Commentary: Hackery at its worst: Supreme Court conservatives just gave Wisconsin a greenlight to disenfranchise voters
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Commentary: Hackery at its worst: Supreme Court conservatives just gave Wisconsin a greenlight to disenfranchise voters

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The U.S. Supreme Court has canceled all April 2020 arguments because of the coronavirus outbreak. Typically, the justices hear arguments in March and April before releasing decisions in May and June.

The U.S. Supreme Court has canceled all April 2020 arguments because of the coronavirus outbreak. Typically, the justices hear arguments in March and April before releasing decisions in May and June. (Dreamstime/TNS)

The Los Angeles Times warned in an editorial last month that the COVID-19 pandemic threatened not only the health of individuals but the democratic process. The Supreme Court exacerbated that infection Monday when the justices blocked a lower court's decision to extend the period in which Wisconsin voters could mail in absentee ballots.

The Democratic presidential primary was only one of many contests on Tuesday's ballot in Wisconsin. As the COVID-19 crisis deepened, it became obvious that some voters would face a choice between exercising the franchise and protecting their health by staying home. But first the Wisconsin Supreme Court and then the U.S. Supreme Court failed to rise to the occasion.

On Monday the state Supreme Court rebuffed an attempt by Wisconsin's Democratic governor to suspend in-person voting on Tuesday and expand voting by mail. Then late Monday the U.S. Supreme Court, with Democratic and Republican appointees on opposite sides, stayed an order by a lower federal court requiring Wisconsin to count mail-in ballots if they arrived by April 13 even if they were mailed after Election Day.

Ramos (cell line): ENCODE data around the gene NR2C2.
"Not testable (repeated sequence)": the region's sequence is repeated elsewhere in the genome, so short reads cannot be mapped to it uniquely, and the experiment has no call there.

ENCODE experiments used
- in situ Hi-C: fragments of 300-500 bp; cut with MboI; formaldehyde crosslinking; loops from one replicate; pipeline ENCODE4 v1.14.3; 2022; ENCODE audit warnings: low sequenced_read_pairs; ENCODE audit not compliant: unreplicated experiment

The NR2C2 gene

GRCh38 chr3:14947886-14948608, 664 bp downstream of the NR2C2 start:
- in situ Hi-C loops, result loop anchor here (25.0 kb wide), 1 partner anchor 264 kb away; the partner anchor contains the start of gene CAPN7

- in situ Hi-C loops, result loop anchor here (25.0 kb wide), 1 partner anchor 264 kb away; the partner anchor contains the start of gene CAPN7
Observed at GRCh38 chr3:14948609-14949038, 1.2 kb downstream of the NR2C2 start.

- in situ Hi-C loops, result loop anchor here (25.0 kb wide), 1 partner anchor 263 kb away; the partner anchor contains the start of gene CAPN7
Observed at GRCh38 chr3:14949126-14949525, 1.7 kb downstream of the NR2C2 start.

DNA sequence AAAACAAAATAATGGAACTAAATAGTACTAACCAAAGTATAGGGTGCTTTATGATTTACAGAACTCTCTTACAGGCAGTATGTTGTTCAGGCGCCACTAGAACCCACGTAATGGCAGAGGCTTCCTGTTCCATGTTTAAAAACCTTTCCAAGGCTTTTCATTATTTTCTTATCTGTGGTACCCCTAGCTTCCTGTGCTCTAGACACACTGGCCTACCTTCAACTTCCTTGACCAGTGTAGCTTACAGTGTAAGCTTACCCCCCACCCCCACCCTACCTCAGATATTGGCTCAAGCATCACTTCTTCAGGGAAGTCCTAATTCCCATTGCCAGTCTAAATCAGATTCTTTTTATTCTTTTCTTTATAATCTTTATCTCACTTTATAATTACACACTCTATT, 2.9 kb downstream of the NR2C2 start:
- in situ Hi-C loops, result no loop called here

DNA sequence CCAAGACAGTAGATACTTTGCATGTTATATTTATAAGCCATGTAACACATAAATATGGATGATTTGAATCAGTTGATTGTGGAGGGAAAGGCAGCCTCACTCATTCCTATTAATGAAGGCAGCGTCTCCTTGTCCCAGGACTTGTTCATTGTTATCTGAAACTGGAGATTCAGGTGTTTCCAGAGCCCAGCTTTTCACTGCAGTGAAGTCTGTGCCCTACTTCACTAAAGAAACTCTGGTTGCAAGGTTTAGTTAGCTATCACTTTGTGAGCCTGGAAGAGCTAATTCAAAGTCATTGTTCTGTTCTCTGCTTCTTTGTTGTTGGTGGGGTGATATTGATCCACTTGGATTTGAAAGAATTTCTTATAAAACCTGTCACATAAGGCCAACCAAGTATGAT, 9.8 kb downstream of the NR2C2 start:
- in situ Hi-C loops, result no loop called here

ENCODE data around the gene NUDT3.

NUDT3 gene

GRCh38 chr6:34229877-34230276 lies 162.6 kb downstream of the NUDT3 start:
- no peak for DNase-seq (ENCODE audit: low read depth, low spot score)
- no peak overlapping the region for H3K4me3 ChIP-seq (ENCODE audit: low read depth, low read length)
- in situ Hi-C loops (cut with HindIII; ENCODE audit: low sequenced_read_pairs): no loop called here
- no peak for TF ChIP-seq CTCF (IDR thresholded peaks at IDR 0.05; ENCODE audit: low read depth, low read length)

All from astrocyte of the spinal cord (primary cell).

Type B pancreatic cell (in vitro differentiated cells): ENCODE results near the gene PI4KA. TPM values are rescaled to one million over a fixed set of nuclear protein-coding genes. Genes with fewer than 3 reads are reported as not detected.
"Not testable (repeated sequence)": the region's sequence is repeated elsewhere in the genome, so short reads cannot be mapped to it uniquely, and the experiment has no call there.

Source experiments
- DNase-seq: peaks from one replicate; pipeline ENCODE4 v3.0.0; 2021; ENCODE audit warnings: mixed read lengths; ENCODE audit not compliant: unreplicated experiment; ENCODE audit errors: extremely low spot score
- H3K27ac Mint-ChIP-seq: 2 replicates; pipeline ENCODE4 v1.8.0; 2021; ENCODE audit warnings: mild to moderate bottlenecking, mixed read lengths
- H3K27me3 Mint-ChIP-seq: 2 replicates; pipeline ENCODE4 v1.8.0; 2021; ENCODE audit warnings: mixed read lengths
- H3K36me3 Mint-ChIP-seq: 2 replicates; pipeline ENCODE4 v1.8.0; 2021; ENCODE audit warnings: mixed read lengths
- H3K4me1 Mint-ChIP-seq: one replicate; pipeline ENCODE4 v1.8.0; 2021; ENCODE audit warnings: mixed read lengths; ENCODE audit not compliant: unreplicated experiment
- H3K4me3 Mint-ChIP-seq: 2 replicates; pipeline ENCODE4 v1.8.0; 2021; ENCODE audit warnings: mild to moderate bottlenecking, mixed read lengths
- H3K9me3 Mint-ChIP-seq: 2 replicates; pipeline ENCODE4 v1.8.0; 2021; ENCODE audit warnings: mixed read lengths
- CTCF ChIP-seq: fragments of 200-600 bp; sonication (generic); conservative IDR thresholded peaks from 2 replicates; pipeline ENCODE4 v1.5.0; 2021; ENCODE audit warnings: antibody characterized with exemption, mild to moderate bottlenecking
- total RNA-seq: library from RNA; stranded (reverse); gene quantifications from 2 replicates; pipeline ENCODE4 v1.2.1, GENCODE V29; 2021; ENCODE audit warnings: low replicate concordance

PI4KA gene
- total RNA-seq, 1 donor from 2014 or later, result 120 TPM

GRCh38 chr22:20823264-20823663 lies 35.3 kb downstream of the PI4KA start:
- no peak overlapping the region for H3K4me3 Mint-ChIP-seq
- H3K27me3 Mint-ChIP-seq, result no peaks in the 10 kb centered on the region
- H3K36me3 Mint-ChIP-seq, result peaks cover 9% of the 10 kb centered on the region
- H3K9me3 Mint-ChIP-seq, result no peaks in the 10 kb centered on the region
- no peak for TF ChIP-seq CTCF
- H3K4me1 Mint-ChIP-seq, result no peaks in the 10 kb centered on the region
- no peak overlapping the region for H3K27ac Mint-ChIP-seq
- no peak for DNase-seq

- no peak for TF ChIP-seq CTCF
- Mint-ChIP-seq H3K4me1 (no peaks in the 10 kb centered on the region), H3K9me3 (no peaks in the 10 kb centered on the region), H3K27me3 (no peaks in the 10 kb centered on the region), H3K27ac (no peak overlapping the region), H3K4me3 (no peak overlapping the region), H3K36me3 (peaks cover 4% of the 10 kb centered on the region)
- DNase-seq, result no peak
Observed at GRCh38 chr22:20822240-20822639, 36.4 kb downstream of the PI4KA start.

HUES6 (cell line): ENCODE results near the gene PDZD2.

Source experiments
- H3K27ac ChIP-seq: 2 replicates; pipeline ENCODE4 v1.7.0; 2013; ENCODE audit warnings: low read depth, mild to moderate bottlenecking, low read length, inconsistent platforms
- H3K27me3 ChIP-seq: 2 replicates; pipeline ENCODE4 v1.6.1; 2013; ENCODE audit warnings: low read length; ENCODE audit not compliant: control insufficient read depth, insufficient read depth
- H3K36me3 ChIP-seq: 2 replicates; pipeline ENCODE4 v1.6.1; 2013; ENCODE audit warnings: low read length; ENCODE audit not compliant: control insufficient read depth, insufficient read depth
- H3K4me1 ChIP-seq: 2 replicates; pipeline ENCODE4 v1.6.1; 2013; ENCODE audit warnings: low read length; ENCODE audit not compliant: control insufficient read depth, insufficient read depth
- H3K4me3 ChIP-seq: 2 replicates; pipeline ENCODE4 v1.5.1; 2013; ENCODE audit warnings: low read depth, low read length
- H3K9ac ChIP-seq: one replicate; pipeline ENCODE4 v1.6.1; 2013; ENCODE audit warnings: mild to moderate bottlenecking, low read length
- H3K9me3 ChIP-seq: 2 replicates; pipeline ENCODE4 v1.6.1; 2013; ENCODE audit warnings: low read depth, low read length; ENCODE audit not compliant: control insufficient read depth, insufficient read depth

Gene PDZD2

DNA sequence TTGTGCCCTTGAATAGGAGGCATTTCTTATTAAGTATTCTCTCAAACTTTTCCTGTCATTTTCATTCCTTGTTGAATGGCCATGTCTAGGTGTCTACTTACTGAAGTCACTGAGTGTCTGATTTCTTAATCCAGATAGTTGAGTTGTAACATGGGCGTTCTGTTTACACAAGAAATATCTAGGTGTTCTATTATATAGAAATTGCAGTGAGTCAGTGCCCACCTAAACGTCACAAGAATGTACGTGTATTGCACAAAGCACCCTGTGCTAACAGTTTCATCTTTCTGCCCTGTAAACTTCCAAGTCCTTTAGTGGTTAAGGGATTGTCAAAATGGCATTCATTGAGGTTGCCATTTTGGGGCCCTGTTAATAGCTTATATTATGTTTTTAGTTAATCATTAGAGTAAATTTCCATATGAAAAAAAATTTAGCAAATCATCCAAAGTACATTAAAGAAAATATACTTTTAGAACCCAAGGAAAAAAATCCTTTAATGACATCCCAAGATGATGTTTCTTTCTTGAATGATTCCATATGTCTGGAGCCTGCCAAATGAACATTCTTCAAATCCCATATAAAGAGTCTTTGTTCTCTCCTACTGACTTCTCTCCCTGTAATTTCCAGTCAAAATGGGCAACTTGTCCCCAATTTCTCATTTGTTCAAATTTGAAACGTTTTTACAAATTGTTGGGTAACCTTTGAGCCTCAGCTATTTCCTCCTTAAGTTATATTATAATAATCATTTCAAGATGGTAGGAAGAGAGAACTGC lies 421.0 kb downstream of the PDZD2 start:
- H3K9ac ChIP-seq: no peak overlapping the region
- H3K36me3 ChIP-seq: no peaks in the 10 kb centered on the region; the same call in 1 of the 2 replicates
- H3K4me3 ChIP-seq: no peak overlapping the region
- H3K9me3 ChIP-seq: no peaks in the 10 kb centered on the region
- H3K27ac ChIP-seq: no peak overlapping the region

In an unsigned opinion, the court's conservative justices providing a textbook example of exalting form over substance. The majority complained that the extended deadline for absentee ballots "fundamentally alters the nature of the election." It cited the precedent of a 2006 decision in which the court overturned an injunction preventing Arizona's use of a photo ID requirement - a ruling from a calmer time. Precedent loses its force in unprecedented circumstances.

This ruling is outrageously oblivious to the emergency posed by the pandemic. In the 2006 case the court emphasized that a state "indisputably has a compelling interest in preserving the integrity of its election process." But given the pandemic and the disruptions it creates for the election process, the lower court's order promoted exactly that objective.

As Justice Ruth Bader Ginsburg noted in a dissent signed by three other Democratic appointees, the court's order means that absentee voters must postmark their ballots by Tuesday, even if they didn't receive their ballots by that date because of a backlog. The result, she warned, could be "massive disenfranchisement."

As disturbing as the result of the court's ruling is the fact that it pitted conservative justices appointed by Republican presidents against liberal justices appointed by Democratic presidents, seeming to validate the perception that the justices are "politicians in robes." So much for Chief Justice John G. Roberts Jr.'s campaign to portray the court as being aloof from partisan politics.

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ABOUT THE WRITER

Michael McGough is the Los Angeles Times' senior editorial writer, based in Washington, D.C.

Visit the Los Angeles Times at www.latimes.com

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